11/28/12


This year America watched sea levels rise and the ocean flood cities across the east coast in late October. Humboldt County faces a similar threat.
 
Mid-November to early December is when flood risk is the highest. A storm during the high tides of that time can overtake the dikes around Humboldt Bay, flood the area and cost the county millions of dollars to recover.

10/10/12

The county is looking at ways to protect coastal com­munities on Humboldt Bay threatened by rising sea levels and aging dikes. The Board of Supervisors on Tuesday voted unanimously to sup­port a recent application for a $250,000 Coastal Conservan­cy grant that would allow nonprofit Coastal Ecosys­tems Institute of Northern California to adapt planning and technical studies associ­ated with sea level rise in Humboldt Bay.

Aldaron Laird of Trinity Associates said at Tuesday’s meeting that the first phase of the project — the first com­prehensive mapping of Humboldt Bay, funded by the Coastal Conservancy — was complete. Seventy-five per­cent of Humboldt Bay’s 102 ­mile shoreline is artificial, Laird said, meaning it needs maintenance.

Laird said Humboldt Bay has the highest rate of sea ­level rise on the West Coast and showed examples of crumbling dikes and shore­line areas that already flood yearly.

Harbor district Director of Conservation Division Dan Berman said it was an important issue for the dis­trict, adding that even if sea level rise goes more slowly than expected, it’s already a problem on the bay.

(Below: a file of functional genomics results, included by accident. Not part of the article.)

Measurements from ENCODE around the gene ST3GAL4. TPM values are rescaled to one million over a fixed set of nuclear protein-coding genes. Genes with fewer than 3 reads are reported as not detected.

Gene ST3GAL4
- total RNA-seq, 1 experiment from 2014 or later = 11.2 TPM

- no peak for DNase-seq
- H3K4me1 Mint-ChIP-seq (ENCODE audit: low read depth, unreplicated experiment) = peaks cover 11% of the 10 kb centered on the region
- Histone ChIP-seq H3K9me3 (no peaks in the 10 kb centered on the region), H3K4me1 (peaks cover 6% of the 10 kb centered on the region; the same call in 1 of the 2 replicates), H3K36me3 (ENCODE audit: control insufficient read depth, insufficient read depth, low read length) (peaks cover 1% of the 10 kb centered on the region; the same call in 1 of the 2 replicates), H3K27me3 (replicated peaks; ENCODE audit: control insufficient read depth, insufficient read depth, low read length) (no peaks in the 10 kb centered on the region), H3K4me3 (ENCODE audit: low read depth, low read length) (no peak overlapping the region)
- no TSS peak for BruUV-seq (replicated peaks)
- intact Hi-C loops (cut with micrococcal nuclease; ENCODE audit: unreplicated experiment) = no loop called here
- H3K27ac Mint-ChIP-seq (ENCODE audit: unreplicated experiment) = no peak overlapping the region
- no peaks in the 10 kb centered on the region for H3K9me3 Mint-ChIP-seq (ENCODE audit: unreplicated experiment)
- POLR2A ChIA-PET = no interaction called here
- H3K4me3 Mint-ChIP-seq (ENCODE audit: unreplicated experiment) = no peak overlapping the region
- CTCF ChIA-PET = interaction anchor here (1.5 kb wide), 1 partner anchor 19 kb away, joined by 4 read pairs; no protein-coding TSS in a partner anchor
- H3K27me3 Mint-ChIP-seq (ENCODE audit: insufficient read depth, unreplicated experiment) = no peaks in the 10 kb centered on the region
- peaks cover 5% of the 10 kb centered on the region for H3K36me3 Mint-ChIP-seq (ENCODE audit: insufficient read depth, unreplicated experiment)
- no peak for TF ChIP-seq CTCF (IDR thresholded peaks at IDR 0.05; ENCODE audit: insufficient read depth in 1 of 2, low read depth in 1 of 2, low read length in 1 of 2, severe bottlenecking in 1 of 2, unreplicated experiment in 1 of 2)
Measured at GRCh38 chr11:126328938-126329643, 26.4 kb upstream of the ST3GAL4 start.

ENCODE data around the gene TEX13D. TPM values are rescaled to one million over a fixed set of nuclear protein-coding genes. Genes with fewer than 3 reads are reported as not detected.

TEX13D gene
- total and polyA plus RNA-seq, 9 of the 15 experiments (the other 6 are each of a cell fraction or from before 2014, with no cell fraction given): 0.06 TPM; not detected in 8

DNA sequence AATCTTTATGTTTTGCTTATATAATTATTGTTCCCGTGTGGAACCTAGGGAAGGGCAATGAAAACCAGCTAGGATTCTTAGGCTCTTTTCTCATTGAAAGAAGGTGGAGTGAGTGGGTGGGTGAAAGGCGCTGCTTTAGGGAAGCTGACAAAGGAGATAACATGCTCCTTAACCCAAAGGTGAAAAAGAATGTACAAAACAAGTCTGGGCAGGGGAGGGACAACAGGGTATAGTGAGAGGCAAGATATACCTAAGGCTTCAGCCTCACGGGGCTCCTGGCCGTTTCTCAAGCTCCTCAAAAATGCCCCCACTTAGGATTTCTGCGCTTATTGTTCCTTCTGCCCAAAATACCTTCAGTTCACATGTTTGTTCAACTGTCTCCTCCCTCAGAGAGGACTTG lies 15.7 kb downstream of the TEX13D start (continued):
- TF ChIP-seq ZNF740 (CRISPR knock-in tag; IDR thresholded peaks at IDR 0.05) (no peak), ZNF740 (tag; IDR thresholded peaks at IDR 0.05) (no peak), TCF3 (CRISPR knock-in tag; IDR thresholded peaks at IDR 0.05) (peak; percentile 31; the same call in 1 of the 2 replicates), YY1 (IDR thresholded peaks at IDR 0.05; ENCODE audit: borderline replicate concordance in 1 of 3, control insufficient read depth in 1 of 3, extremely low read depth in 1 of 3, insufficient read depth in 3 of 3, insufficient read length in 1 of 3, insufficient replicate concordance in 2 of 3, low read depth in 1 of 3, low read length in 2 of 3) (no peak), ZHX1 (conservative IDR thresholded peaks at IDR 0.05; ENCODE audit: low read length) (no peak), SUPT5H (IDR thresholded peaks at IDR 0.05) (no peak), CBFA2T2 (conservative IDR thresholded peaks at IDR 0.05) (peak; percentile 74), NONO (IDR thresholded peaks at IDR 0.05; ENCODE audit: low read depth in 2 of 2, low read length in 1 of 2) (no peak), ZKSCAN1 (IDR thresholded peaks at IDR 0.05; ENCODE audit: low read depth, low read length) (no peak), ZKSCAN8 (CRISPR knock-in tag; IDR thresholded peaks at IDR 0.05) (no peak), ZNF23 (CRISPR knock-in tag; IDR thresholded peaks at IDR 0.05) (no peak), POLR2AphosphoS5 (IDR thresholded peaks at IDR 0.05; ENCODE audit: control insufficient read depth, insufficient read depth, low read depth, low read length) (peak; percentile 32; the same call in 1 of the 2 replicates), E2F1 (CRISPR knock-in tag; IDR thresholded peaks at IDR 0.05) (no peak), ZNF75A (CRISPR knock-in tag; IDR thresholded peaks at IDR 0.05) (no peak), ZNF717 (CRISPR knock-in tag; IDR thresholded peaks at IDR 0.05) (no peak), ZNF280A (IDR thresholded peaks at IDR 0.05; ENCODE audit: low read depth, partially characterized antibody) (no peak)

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Thousands of acres of former tidal wetlands currently at or below sea level around Humboldt Bay—including most of Manila, Samoa, Fairhaven, some residential and commercial areas of Eureka and Arcata, and many agricultural lands near the bay—are at risk of increased flooding in the coming years.


6/22/12

As the world continues to warm from climate change, most of California -- including San Francisco Bay -- will see a greater rise in sea level than other parts of the planet, according to a prominent national study released Friday.

The report, from the National Academy of Sciences, found that the impacts of melting ice and warming, expanding oceans will hit California harder because most of the state's coastline is slowly sinking due to geological forces.

Ocean levels south of Humboldt County will rise up to 1 foot in the next 20 years, 2 feet by 2050, and up to 5 feet by 2100, the study showed.

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